What comes after Po-Po-Mo?

LED, CIRCUIT BOARDS, CIRCUIT TREES (two weeks left)

We are approaching the final two weeks of the current show at The Globe. It has been a hit and we held it over for another month. I have artwork up; however, I’m also the curator (isn’t that convenient?).  The other featured artists are Hans Fuson and David Walker. The opening night was super fun and you can check out Hans’ photos here.

I’ve been wanting to show Hans Fuson’s work for a while! He makes some amazing lightbox creations that merge various technologies. He utilizes old-school and contemporary sign-illumination techniques, such as internal and external neon and LED lights. The imagery is created with techniques ranging from hand painted and hand-cut vinyl to high-tech digital photo-transparencies.  Most of these fine art pieces are priced lower than a generic sign for your quickie mart, using the same technology (priced nicely). The glow from the neon and LED has such an impact, lighting the artwork from within and accenting every reflective surface in the room with subtle hints of color.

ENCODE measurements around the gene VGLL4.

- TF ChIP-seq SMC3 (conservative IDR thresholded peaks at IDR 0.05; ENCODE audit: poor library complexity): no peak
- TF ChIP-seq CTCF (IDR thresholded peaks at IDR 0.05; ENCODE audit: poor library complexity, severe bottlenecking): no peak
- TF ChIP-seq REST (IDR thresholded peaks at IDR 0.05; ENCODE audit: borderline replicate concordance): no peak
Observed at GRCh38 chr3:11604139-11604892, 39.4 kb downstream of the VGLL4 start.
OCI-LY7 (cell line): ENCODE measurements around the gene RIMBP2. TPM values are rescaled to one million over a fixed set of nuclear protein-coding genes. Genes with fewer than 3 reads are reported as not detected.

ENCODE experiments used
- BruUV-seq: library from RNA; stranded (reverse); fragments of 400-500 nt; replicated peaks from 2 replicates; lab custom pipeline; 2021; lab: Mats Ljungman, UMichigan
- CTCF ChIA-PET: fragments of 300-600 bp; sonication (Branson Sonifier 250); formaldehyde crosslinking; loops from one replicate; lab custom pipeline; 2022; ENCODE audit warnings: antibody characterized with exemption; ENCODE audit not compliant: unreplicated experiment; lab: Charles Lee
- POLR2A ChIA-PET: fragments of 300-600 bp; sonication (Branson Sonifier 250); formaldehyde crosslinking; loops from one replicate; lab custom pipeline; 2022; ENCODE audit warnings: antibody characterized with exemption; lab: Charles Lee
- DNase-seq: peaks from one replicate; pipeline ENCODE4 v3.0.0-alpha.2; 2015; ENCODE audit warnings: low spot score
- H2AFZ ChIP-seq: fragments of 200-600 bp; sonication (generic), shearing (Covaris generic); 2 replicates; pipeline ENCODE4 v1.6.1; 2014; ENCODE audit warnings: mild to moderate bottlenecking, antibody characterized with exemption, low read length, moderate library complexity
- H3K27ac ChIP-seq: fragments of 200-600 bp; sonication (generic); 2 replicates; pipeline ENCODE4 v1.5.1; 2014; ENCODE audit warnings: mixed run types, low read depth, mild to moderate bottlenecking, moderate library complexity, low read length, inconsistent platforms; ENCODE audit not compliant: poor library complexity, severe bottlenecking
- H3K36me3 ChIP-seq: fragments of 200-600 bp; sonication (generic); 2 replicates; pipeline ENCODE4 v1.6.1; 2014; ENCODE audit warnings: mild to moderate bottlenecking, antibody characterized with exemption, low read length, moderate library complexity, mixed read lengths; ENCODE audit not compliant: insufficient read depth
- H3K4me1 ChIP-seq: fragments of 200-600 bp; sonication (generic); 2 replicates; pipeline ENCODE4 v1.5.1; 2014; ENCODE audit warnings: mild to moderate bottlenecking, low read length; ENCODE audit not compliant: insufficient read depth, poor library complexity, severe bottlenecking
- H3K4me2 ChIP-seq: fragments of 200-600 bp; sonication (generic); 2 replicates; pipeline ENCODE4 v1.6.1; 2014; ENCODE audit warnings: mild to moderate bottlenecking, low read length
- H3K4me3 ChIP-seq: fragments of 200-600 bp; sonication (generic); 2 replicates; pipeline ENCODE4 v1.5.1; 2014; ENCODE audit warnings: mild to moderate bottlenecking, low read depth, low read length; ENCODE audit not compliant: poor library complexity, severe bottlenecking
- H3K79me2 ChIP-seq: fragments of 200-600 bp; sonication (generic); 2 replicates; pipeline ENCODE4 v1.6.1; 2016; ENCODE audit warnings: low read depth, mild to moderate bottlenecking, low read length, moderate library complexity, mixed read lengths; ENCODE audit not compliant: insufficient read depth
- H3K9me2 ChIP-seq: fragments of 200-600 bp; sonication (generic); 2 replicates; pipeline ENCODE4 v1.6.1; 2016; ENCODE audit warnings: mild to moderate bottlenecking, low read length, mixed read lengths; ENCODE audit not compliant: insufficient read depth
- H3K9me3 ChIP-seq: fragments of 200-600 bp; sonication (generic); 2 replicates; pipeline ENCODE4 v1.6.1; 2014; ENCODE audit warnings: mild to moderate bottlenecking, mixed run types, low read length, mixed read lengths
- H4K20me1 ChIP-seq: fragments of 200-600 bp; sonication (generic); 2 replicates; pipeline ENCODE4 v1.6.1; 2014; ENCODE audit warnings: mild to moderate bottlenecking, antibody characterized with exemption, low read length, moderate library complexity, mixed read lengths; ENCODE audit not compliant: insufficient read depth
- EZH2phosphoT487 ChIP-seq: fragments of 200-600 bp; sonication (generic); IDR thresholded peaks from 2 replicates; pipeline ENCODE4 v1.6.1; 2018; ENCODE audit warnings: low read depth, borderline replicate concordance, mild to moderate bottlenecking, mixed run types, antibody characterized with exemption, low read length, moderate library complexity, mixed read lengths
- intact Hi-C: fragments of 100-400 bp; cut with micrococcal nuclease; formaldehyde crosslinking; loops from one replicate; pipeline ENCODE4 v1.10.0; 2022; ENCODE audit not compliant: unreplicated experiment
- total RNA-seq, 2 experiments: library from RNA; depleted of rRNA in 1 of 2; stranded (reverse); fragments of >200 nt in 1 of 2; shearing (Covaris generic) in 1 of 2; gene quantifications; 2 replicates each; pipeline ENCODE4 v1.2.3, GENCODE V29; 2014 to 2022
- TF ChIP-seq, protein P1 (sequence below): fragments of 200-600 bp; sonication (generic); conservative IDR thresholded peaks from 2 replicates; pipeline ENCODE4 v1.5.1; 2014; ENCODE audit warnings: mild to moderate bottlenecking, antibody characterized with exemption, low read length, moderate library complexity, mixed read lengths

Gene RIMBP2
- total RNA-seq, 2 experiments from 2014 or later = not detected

Thematically, Hans leans toward natural shapes and imagery. These digitally manipulated flowers, lit with electronics, and organic abstracts with Tron-like glow all suggest the merging of nature and technology.

I included circuit board artwork that was created for the Manor of Art at Milepost five, a couple Summers ago. These vinyl circuitry patterns are manipulated from actual circuit-board photos and reduced to vector art, mirrored and repeated. The effect is that they are possibly hand cut (actually cut by computer guided plotter) and hint at woodcuts, weavings, and woodgrain. Additional images of embryonic babies, wired into motherboards, suggest that maybe computers are learning how to be more human. Maybe humans are acting more like computers.

Tying it together, we have five paintings by David Walker. I like to call these Circuit-trees. They are exactly that, evergreens painted with the pattern of so many interwoven circuits and roots wired into the ground. These are the thematic link. Technology becoming Nature.

This show is hanging thru March, at The Globe (2045 SE Belmont, Portland, OR).

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